Safety at level crossings


Accidents at level crossings are relatively rare but disproportionately serious. The causes of those accidents and the factors influencing them have scarcely been researched at all up to now in Germany. The UDV (German Insurers Accident Research) therefore commissioned a scientific study in order to answer the following questions: What factors affect the accident risk at level crossings, and to what extent? What measures can be taken to reduce this risk? Can a model be created in order to assess and compare the safety of level crossings?

A total of 2,566 level crossings in three German federal states were examined. 226 accidents involving injuries and damage to property occurred at these level crossings in the period from 2005 to 2011. The effect of infrastructural, operational and traffic-related parameters on accidents was studied. The most common type of protection was half barriers with traffic light signals (at 35 percent of them). 22 percent of the level crossings had no technical protection equipment. Most accidents (78 percent) occurred at level crossings with technical protection equipment: five at level crossings with full barriers, 107 at level crossings with half barriers and 65 where there were flashing lights or traffic light signals. 62 percent of all the accidents recorded involved injuries. At least one person was killed or seriously injured at one in two of these accidents. 69 percent of the accidents were caused by road users ignoring or circumventing technical protection equipment, and 21 percent of them were the result of a failure to observe the priority of trains at level crossings without technical protection equipment. Around 54 percent of the accidents involving injuries and damage to property were recorded on main lines.

1,040 level crossings were used to create a quantitative model for the calculation of accidents at level crossings. Predicting accidents at level crossings is not realistic for practical purposes, because the numbers of accidents were so low that any prediction may turn out to be a substantial overestimate or underestimate. It makes more sense to assess the risk at a single level crossing based on a points-rating system for parameters that can affect the numbers of accidents that occur. Such an individual safety rating can be combined to obtain a measure of the accident risk for non-motorized and motorized road users. Since a full barrier largely eliminates both unintentional and intentional inappropriate actions, this type of protection forms the basis for the developed three-step safety rating system: Low-risk level crossing (no immediate need for action), medium-risk level crossing (local check as to whether there is a need for action) and high-risk level crossing (there is a need for action).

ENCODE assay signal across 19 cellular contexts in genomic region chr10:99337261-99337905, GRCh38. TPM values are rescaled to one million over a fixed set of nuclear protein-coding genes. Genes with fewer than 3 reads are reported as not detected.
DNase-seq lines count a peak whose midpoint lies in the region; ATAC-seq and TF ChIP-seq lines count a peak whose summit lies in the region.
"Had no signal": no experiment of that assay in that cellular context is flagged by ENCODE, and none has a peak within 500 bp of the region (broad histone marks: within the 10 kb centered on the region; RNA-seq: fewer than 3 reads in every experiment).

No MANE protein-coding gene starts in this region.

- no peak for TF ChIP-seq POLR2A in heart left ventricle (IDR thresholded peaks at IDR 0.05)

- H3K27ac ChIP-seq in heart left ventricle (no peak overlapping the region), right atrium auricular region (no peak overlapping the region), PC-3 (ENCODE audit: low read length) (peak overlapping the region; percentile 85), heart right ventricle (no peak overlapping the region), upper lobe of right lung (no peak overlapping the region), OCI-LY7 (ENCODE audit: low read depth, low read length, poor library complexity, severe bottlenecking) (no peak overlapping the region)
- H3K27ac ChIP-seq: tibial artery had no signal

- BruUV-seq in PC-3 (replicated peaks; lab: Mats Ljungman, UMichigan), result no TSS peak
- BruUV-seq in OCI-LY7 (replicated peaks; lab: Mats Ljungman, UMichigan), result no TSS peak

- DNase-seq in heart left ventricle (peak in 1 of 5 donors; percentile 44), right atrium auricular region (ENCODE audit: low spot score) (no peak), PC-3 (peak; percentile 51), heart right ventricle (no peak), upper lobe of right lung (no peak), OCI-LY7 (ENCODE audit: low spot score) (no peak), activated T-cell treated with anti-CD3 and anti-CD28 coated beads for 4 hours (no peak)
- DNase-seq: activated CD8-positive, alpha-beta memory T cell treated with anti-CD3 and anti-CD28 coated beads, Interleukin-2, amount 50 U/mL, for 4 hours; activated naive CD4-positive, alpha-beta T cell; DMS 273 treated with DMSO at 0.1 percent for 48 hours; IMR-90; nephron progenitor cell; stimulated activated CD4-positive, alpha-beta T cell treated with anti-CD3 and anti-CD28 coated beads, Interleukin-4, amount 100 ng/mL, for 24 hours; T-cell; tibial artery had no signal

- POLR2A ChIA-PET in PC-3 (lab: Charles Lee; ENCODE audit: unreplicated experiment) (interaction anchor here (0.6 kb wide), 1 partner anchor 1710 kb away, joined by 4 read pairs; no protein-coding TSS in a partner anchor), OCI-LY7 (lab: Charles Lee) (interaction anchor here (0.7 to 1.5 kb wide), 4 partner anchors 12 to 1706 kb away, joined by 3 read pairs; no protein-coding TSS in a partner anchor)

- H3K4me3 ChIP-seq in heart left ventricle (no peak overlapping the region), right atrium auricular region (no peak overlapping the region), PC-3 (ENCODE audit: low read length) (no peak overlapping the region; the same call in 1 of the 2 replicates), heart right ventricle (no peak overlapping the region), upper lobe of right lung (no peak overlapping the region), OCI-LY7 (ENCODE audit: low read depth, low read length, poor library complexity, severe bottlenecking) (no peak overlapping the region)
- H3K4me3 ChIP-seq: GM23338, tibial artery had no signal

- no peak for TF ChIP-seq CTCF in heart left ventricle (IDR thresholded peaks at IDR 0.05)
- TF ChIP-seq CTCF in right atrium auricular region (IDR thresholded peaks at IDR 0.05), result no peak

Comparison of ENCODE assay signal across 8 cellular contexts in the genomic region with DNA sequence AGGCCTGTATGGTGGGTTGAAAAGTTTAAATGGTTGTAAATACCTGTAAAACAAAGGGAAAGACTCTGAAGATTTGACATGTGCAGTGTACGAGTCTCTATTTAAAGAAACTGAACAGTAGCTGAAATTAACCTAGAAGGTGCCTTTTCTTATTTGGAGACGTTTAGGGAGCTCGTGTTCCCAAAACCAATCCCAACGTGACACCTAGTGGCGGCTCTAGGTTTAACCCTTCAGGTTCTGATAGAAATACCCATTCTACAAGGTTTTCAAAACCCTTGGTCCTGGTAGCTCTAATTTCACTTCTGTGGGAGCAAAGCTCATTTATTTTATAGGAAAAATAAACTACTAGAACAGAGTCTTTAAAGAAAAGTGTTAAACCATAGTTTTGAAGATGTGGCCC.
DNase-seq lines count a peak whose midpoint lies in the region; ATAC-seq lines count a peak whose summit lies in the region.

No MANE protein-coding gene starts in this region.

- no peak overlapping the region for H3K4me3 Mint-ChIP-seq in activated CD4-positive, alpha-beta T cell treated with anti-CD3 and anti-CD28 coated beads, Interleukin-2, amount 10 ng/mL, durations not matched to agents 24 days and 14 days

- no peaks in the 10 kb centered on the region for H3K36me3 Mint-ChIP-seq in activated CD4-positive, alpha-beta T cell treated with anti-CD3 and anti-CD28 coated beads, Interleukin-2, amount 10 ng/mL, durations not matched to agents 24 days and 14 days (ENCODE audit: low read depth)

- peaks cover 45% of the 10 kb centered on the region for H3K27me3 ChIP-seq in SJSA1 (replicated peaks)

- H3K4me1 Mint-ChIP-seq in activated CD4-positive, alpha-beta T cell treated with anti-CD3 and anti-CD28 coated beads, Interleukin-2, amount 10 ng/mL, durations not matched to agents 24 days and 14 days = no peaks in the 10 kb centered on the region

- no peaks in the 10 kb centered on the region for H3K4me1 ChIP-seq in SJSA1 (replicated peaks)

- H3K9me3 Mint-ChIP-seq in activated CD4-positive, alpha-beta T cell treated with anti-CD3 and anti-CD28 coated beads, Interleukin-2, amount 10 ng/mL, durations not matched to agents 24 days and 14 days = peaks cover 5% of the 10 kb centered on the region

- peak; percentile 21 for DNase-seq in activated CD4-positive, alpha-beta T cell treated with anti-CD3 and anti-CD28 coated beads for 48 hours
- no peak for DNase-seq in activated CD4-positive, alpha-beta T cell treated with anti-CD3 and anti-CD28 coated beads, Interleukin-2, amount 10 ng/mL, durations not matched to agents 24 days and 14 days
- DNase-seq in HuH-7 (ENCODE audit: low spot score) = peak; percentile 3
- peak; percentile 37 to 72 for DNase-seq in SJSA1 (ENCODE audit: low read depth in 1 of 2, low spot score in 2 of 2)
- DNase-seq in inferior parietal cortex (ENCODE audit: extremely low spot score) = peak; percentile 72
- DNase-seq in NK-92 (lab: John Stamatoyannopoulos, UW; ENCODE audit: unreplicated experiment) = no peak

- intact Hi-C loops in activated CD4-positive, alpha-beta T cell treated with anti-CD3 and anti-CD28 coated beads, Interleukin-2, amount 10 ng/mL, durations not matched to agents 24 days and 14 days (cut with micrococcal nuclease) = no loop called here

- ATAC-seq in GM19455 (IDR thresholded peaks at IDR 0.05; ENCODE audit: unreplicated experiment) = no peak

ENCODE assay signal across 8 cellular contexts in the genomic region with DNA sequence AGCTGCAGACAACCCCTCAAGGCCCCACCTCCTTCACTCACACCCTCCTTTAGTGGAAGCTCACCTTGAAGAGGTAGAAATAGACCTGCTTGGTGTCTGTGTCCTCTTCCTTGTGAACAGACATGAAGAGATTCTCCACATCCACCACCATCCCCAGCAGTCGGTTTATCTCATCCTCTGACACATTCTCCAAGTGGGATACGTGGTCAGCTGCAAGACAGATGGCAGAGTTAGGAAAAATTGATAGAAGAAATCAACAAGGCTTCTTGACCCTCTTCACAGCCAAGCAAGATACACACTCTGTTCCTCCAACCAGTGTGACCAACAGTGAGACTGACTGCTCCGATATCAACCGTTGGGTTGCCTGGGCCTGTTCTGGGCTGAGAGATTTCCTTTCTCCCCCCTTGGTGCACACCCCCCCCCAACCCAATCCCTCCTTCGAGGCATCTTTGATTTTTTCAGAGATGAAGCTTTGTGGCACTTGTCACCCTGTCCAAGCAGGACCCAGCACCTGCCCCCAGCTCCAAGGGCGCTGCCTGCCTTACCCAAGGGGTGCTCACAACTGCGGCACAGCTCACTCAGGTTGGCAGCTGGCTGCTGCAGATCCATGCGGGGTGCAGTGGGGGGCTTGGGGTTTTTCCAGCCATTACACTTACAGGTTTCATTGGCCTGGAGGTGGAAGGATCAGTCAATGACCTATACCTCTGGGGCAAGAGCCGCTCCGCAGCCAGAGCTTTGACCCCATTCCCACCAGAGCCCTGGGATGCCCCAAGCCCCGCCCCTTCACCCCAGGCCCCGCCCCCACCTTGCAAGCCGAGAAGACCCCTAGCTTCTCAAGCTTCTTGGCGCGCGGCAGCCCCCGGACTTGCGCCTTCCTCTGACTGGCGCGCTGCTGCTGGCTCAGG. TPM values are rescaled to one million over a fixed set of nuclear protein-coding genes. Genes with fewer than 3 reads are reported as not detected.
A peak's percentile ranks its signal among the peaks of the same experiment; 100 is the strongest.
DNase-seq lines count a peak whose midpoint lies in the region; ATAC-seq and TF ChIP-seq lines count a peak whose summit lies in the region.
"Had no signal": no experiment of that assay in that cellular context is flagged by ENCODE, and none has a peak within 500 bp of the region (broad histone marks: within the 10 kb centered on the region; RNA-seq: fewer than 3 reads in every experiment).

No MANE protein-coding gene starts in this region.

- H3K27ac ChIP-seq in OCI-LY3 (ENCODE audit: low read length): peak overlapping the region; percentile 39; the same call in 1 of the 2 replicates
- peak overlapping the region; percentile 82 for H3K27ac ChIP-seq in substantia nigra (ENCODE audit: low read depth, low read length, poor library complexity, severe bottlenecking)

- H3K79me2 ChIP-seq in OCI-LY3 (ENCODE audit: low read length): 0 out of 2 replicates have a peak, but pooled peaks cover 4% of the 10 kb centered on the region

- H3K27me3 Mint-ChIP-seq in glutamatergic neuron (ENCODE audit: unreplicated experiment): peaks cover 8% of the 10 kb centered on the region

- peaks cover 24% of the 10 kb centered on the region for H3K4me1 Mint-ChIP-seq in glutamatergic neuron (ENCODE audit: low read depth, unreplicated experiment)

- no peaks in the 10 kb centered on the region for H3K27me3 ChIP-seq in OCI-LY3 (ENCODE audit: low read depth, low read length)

108 claim files kept by insurers were examined in order to carry out a detailed analysis of the circumstances of accidents at level crossings. Around half of these accidents occurred at technically protected level crossings with half barriers or with flashing lights/traffic light signals only. In most of the accidents, a car without a trailer collided with a train. The relatively high number of trucks with trailers involved is particularly striking. The key causes of the accidents can be subdivided into the following categories: willfulness, problems clearing the level crossing, carelessness or a lack of visibility or recognizability.

The most effective way to prevent accidents at level crossings is to remove them and replace them with underpasses or overpasses. However, the installation of full barriers can also be an effective contribution to road safety. At level crossings with half barriers or only traffic light signals, the accident risk is significantly higher, generally as a result of the inappropriate actions of road users. In other countries, the structural demarcation of the lanes by means of traffic islands or road dividers and the installation of red-light monitoring systems have reduced infringements by drivers. Level crossings without technical protection equipment and with a significant number of accidents should be protected by means of traffic light signals, as a minimum, and possibly also be equipped with a red-light monitoring system. In addition, suitable campaigns to make road users sensitive to the risk at level crossings can also make a contribution.